From the reports I’ve read it seems that Sri Lanka is a fairly equitable society on the rise, I look forward to investigating this for myself.

In contextualizing China’s recent growth, many in the nation refer to historical precedent. For a great deal of the world’s history, China was the largest economy in the world. India and China combined made up roughly half of the world’s GDP. To many in China, the last two centuries were an economic anomaly which is on its way to being corrected.

Ceylon, the Pearl of the Orient is reestablishing itself. Once one of the wealthiest nations in the world, it was said a man could walk across the island with just the clothes of his back and not just survive, but thrive off of the local vegetation. Historical evidence suggests that Sri Lanka traded with the Egyptians as early as 1500 BC. Some of the most prized spices in the world originated on this island: cinnamon, cardamom, and citronella. And many other spices flourished in this tropical climate, such as rubber. It might be difficult to imagine today, but for the vast majority of global history wars were fought over the spice trade. To this day Sri Lanka produces over 90% of the world’s cinnamon.

I’m beginning this Fulbright with many questions, and if experience has taught me anything I’m sure that my time in Sri Lanka will raise more questions than it answers.

What’s a Fulbright?

August 31, 2012 — Leave a comment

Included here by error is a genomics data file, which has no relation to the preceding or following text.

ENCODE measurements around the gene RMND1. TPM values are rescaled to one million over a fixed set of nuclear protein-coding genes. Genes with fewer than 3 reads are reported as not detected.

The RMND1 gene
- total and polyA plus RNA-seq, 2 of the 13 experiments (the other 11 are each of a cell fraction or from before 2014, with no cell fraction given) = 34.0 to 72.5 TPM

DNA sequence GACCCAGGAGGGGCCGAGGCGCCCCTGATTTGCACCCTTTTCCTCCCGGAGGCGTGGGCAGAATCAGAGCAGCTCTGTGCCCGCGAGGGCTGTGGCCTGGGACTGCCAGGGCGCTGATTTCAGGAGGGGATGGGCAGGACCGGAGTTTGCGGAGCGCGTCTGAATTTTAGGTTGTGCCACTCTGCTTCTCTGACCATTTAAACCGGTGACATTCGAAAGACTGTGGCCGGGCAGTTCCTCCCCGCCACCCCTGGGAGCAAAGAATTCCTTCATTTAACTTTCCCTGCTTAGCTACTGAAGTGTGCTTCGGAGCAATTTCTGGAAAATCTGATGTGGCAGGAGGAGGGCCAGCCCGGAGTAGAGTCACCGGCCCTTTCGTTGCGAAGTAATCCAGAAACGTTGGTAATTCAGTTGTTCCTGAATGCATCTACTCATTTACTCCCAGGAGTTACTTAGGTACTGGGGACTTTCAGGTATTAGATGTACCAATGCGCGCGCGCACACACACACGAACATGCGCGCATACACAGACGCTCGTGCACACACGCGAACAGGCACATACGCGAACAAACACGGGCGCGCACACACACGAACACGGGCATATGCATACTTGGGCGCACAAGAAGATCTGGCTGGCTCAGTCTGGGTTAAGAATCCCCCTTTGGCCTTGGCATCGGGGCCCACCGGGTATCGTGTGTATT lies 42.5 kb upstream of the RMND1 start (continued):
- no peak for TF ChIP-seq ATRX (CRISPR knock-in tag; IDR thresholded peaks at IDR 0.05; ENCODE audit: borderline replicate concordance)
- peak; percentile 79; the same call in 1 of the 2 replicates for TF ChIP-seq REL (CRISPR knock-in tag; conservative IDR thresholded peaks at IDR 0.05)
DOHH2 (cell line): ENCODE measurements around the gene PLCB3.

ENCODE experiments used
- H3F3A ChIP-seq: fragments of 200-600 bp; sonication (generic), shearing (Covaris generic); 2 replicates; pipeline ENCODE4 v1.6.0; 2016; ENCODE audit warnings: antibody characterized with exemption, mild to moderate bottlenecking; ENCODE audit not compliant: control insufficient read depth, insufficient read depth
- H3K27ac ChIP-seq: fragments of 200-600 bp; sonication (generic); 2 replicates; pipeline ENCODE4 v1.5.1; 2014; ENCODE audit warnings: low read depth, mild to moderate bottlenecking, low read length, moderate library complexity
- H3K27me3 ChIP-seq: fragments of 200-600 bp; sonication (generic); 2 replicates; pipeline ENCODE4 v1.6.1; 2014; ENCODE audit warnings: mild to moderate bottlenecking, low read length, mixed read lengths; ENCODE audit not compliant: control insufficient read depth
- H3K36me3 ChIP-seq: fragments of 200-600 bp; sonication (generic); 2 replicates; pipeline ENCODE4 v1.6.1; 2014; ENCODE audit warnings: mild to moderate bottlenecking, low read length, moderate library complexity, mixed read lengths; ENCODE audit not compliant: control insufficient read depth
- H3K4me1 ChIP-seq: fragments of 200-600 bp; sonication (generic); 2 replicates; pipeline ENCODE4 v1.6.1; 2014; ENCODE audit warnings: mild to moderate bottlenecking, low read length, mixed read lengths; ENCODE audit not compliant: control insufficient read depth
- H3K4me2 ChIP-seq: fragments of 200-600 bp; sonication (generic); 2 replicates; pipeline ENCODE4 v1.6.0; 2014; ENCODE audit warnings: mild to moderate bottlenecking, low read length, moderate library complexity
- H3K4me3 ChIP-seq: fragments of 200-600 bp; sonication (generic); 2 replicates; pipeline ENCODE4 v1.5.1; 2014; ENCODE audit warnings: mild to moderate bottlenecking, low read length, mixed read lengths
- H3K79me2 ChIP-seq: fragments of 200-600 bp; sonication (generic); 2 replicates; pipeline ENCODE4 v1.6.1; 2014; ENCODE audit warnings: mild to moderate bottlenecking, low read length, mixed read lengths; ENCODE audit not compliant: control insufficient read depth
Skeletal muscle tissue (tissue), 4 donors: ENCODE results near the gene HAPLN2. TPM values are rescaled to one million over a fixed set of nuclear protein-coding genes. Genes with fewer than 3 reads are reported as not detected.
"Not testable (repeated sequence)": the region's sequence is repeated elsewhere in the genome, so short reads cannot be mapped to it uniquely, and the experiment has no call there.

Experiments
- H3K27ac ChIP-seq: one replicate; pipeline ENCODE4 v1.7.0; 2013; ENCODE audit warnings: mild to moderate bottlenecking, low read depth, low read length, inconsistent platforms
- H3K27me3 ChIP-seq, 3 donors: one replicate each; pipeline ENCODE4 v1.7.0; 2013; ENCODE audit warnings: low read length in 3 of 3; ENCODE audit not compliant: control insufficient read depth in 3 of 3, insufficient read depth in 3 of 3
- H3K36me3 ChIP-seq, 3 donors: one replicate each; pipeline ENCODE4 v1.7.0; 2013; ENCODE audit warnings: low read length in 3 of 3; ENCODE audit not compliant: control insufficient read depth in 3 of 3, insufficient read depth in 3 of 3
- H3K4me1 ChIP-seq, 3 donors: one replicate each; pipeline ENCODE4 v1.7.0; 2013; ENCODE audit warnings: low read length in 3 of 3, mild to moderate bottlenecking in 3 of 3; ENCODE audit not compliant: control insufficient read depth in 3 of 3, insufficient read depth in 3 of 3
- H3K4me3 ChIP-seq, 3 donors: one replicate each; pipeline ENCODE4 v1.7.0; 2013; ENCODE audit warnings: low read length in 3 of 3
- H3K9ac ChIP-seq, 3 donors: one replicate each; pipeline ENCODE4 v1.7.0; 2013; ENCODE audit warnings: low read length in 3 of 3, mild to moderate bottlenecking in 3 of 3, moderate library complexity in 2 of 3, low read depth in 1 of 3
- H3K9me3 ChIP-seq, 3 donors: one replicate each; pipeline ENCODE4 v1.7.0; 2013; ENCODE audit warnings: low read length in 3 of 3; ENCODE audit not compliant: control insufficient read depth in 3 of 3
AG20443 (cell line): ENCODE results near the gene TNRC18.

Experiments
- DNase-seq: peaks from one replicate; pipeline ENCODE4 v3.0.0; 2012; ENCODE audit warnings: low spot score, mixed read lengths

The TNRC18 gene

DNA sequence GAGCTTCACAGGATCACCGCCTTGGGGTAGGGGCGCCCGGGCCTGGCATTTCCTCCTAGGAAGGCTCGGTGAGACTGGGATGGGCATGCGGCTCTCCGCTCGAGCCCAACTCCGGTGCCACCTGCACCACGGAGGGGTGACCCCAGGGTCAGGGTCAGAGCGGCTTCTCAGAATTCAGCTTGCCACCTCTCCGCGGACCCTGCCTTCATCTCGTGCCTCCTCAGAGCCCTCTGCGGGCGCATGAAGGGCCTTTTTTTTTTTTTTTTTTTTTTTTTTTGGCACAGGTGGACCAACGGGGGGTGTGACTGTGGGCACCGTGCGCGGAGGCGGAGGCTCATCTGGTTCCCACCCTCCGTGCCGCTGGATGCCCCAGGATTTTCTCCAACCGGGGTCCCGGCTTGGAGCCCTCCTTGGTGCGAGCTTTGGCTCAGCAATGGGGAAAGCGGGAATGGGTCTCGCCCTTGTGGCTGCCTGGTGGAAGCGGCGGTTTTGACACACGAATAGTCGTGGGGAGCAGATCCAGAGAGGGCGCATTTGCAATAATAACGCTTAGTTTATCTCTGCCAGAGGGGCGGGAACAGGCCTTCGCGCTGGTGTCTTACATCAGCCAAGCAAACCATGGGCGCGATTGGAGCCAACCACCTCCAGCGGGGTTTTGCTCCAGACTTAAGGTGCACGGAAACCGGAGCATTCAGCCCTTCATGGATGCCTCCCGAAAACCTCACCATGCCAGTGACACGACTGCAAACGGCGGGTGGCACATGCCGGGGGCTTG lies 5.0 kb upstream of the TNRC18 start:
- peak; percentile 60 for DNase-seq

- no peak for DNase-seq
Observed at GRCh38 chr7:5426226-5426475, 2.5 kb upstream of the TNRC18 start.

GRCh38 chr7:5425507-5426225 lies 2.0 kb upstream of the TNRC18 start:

When I tell people I’ve received a Fulbright there has been two common responses:

  • Congratulations! That’s awesome, where are you going?
  • What’s a Fulbright?

The latter is more common than the former, which is quite surprising to me. So here is my attempt to answer what the Fulbright is, and I’ll try to answer this question again once I’ve completed my grant.

What is it?

The Fulbright is America’s premier international exchange program. Every year hundreds of Americans go abroad to research, learn, and teach English, and citizens of other countries come to America to do the same. It’s soft diplomacy at its finest, and the primary aim of the program is to increase mutual understanding between Americans and other nations’ citizens.

What do Fulbrighters do? 

Essentially, the Fulbright program offers two types of grants, teaching and learning. The fellowship allows both recent graduates and scholars to travel abroad to conduct research, it also sends recent graduates to teach English and scholars to teach in their field of expertise. There are grants available for Graduate School, and to learn critical languages. There’s even a grant in conjunction with MTV to research music.

Where do Fulbrighters go?

The Fulbright program operates in over 155 countries across the world. To date, more than 307,000 Fulbrights have been awarded.

Why is it called the Fulbright?

The program is named after Senator William J. Fulbright, who introduced legislation in 1946 to create this program.

How is it funded?